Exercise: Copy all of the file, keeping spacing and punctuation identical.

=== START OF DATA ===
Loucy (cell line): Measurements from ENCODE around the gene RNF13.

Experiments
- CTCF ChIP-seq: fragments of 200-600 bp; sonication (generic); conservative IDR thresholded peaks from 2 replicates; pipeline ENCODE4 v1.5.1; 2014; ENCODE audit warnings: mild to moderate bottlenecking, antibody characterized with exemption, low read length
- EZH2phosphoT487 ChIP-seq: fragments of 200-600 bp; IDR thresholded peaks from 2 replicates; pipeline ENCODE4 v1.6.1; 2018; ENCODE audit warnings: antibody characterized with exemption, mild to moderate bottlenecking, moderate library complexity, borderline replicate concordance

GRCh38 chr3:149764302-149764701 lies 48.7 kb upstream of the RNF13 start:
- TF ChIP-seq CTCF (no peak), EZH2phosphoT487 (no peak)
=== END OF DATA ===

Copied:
Loucy (cell line): Measurements from ENCODE around the gene RNF13.

Experiments
- CTCF ChIP-seq: fragments of 200-600 bp; sonication (generic); conservative IDR thresholded peaks from 2 replicates; pipeline ENCODE4 v1.5.1; 2014; ENCODE audit warnings: mild to moderate bottlenecking, antibody characterized with exemption, low read length
- EZH2phosphoT487 ChIP-seq: fragments of 200-600 bp; IDR thresholded peaks from 2 replicates; pipeline ENCODE4 v1.6.1; 2018; ENCODE audit warnings: antibody characterized with exemption, mild to moderate bottlenecking, moderate library complexity, borderline replicate concordance

GRCh38 chr3:149764302-149764701 lies 48.7 kb upstream of the RNF13 start:
- TF ChIP-seq CTCF (no peak), EZH2phosphoT487 (no peak)